Triangle Arts and Entertainment – News and Reviews Theatre Dance Music Arts

Theatre Raleigh’s No-Holds-Barred Production of Junk Pays Huge Dramatic Dividends

Over a quarter of a century ago, Hollywood addressed the issue of hostile corporate take-overs with 1990’s Pretty Woman and 1991’s Other People’s Money. Both dealt with the possible human costs and consequences of these predatory schemes for getting rich, but neither of these light-and-breezy movies examined the depths to which these machinations would sometimes sink in pursuit of wealth and power. Ayad Akhtar’s 2016 play, Junk, on the other hand, takes us beneath the surface to expose the seamier side, the underbelly, and the ruthless tactics employed by these wizards of the world of finance.

Charlie Brady directs Theatre Raleigh’s no-holds-barred production of Junk, currently playing in the Kennedy Theatre in Raleigh, NC’s Duke Energy Center for the Performing Arts, and, fittingly, the action of this production plows forward with the force of a juggernaut, the pace slowing briefly (presumably to allow us to catch our breath) only when the audience needs time to assess and contemplate some slippery questions of ethics.

The Play:

Set in the “junk bond” and “hostile take-over” era of the 1980s, Junk focuses on the struggle between a corporate “predator” his “prey.” Robert Merkin (Marc Levasseur), referred to (in the world of the play) by Time Magazine as “America’s Alchemist,” uses a junk-bond strategy in which “debt becomes an asset” to force a leveraged buyout of Everson Steel. Thomas Everson (Jeffrey Blair Cornell), grandson (or, perhaps, great-grandson) of the company’s founder is the CEO who stands in his way.

Merkin started out with nothing and worked his way up to his current position in which he can not only negotiate deals that net hundreds of millions of dollars in profit for individual investors but also collect several million dollars himself. Everson, on the other hand, has inherited his wealth and privilege.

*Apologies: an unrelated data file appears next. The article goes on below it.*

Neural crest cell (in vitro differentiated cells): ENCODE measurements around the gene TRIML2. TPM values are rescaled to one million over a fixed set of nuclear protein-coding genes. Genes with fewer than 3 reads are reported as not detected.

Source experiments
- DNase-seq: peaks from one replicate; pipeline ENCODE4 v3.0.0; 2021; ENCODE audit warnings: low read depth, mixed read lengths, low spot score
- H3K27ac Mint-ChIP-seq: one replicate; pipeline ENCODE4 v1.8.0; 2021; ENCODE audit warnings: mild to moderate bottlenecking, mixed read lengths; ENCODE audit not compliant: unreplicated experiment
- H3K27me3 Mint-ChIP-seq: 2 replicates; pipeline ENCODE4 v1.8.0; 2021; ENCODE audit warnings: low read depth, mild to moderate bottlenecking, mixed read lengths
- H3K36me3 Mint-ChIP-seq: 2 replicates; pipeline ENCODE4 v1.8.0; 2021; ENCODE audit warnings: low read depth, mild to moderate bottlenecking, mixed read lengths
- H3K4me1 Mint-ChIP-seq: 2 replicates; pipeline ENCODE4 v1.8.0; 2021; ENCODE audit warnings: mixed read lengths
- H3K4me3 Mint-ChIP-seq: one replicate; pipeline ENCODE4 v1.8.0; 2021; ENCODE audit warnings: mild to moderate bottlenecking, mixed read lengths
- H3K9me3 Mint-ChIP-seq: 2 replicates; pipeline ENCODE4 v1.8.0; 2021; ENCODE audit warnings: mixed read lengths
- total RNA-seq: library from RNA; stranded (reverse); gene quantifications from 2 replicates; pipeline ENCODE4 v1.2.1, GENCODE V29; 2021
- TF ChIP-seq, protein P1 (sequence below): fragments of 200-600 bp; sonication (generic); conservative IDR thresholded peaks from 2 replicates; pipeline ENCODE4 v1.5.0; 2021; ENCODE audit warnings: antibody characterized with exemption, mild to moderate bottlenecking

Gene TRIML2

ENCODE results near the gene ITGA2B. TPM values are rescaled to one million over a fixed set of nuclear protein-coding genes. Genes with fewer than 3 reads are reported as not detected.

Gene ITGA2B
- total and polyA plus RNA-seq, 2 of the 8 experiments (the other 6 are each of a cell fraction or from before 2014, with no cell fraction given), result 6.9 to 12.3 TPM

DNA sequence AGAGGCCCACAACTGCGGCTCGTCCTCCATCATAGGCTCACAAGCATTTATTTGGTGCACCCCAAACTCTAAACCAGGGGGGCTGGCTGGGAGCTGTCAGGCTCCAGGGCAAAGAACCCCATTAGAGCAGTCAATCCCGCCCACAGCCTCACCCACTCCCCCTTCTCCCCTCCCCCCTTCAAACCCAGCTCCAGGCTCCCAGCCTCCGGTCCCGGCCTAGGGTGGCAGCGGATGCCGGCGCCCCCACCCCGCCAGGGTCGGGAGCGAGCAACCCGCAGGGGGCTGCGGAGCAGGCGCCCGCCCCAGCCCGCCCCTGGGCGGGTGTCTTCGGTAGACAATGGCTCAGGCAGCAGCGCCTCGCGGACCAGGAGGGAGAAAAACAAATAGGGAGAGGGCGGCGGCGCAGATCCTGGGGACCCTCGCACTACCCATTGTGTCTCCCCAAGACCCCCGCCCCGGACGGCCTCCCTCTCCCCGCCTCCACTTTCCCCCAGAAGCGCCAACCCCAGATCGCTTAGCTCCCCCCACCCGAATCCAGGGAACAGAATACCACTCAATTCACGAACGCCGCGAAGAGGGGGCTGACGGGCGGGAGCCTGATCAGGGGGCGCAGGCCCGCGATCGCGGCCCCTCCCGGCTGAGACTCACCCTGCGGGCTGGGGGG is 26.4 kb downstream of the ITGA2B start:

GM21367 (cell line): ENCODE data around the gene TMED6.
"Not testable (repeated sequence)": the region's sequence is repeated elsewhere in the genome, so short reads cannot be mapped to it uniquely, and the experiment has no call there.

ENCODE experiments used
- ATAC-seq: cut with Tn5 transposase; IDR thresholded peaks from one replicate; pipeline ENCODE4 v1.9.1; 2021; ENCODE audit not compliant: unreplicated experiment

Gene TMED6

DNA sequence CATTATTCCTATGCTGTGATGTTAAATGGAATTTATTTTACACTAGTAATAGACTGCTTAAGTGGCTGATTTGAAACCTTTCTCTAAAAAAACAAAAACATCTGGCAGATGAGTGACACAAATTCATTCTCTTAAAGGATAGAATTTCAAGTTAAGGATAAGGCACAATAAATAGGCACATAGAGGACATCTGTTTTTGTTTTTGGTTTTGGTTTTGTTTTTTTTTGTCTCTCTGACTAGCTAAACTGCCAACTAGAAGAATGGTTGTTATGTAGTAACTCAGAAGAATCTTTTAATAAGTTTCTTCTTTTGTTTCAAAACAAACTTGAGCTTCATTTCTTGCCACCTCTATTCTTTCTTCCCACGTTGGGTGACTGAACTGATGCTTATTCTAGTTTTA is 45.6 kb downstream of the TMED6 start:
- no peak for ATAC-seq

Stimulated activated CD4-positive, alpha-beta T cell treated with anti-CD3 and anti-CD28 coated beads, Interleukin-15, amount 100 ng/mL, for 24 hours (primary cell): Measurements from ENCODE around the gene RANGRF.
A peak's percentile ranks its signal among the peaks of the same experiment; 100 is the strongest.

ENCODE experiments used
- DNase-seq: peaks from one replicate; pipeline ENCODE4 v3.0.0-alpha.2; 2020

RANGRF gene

Junk can be interpreted as a war between “old money” and “new” or, perhaps, between a ruthless capitalist and an entrenched industrialist. And there is more than a little exposure anti-Semitism found in the attitudes of the champions of the status quo.

Who is willing to the bend rules? Who feels entitled to break them? And why? Who will side with whom when push-comes-to-shove? And how will law enforcement figure into this tale?

Most important of all: What will happen when Merkin’s “irresistible force” meets Everson’s “immovable object?”

As a frame for the story, playwright Ayad Akhtar gives us an idealistic journalist (Luna Tieu) who is determined to “torpedo every piety of this new faux-religion of finance.” She poses the central question:

When did money become the thing? I mean the only thing. Upgrade your place in line — or your prison cell…. Buy a stranger’s life insurance policy — pay the premium until they die and then collect the benefit. Oh, and cash. How much does it cost now just to get cash?

Side Note: Of the 17 characters in the play, only four are women. Perhaps, this is another statement about the climate of the times.

The Players:

The entire cast is first-rate.

Calling Marc Levasseur’s Merkin a “force of nature” would be an understatement. With keen attention to detail, this character zeros in on his target, always prepared to switch to “Plan B” when he is met with a counter-attack. And Jeffrey Blair Cornell’s Everson is a worthy adversary. Their “allies,” “assistants,” “cronies,” and “sidekicks” are all well cast — all of these actors portray characters who are “driven” and “determined.” Many characters pay lip-service to a set of values which they almost immediately betray.

The Tech: